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Jeff Horn wants to prove he deserved fight with Manny Pacquiao

Jeff Horn was asked to name the toughest opponent he has fought. The Australian boxer paused for a second before saying he has faced plenty of tough opposition.

Horn eventually said Randall Bailey was the hardest puncher he has fought in his 17-bout career. He also mentioned Rico Mueller and Naoufel Ben Rabeh.

Who? That’s probably the most common response when hearing Horn’s obscure resume.

The little-known Horn often has been asked this week to explain why he belongs in the ring with the legendary Manny Pacquiao. Horn (16-0-1, 11 knockouts) will challenge Pacquiao (59-6-2, 38 KOs) for his WBO welterweight belt Saturday night at Suncorp Stadium in Brisbane, Australia.

“I could name a heap of my past fights that were tough,” Horn said Tuesday during a conference phone call. “Yes, this is definitely jumping a few steps at a time. I have fought some tough guys, some high-level competition, but Manny Pacquiao has that legendary status.”

Horn, a 29-year-old former physical education teacher, is starting to make a name for himself in Australia, but he was virtually unknown in the U.S. when his name popped up as Pacquiao’s next possible opponent.

Boxing fans preferred that the future Hall of Famer fight Keith Thurman or Errol Spence in unification bouts, or a passing-of-the-torch match against Terence Crawford.

Michael Koncz, Pacquiao’s longtime adviser, wanted a fight against Amir Khan for a big payday in the United Arab Emirates. Both camps went as far as announcing an April bout.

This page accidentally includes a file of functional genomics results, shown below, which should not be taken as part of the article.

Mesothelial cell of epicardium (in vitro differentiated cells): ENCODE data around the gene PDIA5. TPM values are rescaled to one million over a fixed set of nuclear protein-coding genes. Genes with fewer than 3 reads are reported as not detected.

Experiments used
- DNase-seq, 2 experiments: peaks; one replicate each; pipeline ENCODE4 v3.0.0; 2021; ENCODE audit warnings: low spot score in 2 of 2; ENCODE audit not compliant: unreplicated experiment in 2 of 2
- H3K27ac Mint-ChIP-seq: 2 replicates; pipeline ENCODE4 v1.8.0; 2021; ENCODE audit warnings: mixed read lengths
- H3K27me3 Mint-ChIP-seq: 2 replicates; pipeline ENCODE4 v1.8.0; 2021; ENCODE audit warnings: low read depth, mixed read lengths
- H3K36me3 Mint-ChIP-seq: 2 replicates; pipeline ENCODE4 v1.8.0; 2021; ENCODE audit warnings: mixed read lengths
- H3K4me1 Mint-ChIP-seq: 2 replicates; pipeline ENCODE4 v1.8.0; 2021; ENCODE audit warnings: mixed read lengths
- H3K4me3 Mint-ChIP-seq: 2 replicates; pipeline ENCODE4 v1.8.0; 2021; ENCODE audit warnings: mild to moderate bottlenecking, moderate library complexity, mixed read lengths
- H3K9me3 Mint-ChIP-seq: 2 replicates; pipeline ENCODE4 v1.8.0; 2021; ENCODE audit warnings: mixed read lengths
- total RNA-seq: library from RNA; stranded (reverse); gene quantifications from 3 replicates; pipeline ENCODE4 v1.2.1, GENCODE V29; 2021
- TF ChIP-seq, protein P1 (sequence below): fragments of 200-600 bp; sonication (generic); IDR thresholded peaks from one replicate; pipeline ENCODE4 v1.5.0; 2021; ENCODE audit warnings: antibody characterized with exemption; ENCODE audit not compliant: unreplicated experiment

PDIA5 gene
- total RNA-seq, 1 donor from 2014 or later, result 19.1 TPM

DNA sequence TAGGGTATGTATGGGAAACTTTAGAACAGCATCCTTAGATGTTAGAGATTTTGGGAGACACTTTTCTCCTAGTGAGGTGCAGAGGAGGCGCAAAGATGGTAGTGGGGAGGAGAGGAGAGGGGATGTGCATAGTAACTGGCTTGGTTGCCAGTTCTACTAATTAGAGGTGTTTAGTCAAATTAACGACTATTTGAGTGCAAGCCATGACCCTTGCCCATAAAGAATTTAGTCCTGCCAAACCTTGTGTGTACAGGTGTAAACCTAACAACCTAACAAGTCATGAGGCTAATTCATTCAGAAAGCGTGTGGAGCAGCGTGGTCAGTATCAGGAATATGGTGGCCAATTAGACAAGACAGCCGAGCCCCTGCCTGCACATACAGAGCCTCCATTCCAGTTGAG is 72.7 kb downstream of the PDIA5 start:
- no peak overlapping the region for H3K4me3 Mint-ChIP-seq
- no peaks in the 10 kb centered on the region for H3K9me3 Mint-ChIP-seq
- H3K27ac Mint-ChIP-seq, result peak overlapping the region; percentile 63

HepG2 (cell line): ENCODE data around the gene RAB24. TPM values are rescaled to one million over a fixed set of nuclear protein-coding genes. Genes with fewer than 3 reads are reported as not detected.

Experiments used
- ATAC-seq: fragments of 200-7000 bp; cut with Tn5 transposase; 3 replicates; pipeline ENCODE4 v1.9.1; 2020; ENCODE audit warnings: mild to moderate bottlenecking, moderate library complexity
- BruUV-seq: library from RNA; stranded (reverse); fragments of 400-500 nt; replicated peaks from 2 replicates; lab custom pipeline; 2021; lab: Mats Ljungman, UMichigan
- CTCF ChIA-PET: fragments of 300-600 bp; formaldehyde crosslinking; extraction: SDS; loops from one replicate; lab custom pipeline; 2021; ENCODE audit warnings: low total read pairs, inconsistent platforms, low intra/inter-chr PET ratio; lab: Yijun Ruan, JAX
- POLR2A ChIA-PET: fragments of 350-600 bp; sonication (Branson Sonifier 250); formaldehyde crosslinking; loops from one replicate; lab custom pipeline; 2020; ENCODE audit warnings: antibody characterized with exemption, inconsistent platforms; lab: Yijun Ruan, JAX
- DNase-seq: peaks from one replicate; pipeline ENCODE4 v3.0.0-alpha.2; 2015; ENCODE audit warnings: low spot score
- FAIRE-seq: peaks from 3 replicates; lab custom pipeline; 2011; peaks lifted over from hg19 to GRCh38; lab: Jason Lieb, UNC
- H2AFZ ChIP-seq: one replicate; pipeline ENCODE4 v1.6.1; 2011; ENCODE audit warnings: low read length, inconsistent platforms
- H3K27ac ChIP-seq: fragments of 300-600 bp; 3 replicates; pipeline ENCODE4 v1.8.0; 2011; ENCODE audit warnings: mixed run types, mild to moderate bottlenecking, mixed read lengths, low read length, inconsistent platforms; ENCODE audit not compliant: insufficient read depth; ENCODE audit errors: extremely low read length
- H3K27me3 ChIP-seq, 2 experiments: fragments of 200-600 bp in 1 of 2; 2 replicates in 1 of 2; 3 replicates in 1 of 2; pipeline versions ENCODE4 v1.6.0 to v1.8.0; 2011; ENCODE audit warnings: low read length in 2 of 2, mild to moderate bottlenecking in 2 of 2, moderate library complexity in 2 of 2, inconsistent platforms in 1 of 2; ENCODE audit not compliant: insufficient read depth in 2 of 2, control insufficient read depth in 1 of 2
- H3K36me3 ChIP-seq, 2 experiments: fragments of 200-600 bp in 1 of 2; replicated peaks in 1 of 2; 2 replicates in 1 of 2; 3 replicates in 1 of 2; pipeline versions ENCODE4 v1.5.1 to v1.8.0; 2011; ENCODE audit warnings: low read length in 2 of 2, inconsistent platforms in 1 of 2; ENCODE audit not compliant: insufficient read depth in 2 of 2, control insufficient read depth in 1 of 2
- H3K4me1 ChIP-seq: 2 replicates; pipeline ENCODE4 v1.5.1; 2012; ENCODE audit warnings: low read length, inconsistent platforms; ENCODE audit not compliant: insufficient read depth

Only Top Rank promoter Bob Arum wanted the Filipino senator to fight the Australian. Arum never flinched when Koncz announced the Khan fight. The legendary promoter knew that money wasn’t real as the Khan fight quickly fell apart.

Arum’s plan has come to fruition, and his most prized fighter will go into Horn’s backyard for a stadium bout before an expected crowd of more than 55,000.

Pacquiao isn’t new to fighting before 50,000-plus fans. Horn’s biggest bout was watched by 10,000 spectators when he fought on the undercard of Joseph Parker-Andy Ruiz in December at Spark Arena in Auckland, New Zealand.

“This is next level for sure,” Horn said.

Arum has quieted the fans’ uproar by having Pacquiao’s fight on ESPN instead of pay per view. This will be Pacquiao’s first non-PPV bout since 2005. The ESPN/ESPN Deportes telecast will start at 6 p.m.

“This is a great opportunity to show the fans of boxing that we are still here, and not done in boxing, so this is a good chance, and we believe that a lot of people will be watching,” Pacquiao said of fighting on ESPN.

“We spoke to Bob, and we decided to give the people a chance to watch the fight on a free station in America.”

Even with the free telecast, the question of why this fight is happening continues to be asked.

Arum could have easily blamed the WBO for making Horn the mandatory challenger. The longtime promoter made it clear that it was his idea to make the Pacquiao-Horn fight and the outcome doesn’t fall on his matchmakers.

“This is not a case where my matchmakers picked out a fighter and put him in a fight,” Arum said. “This is the case where I saw the kid (Horn) fight myself in New Zealand. I’m telling you, this kid can fight. Is he going to beat Manny? No, but he will make it a very, very competitive.”

Pacquiao, 38, is coming off a unanimous decision over Las Vegan Jessie Vargas at the Thomas & Mack in November. The former eight-division champion said he won’t underestimate Horn.

“We wanted to give Horn a chance,” Pacquiao said. “He’s undefeated. He has earned it.”

More Boxing: Follow all of our boxing coverage online at reviewjournal.com/boxing and @RJ_Sports on Twitter.

Contact Gilbert Manzano at gmanzano@reviewjournal.com. Follow @GManzano24 on Twitter.

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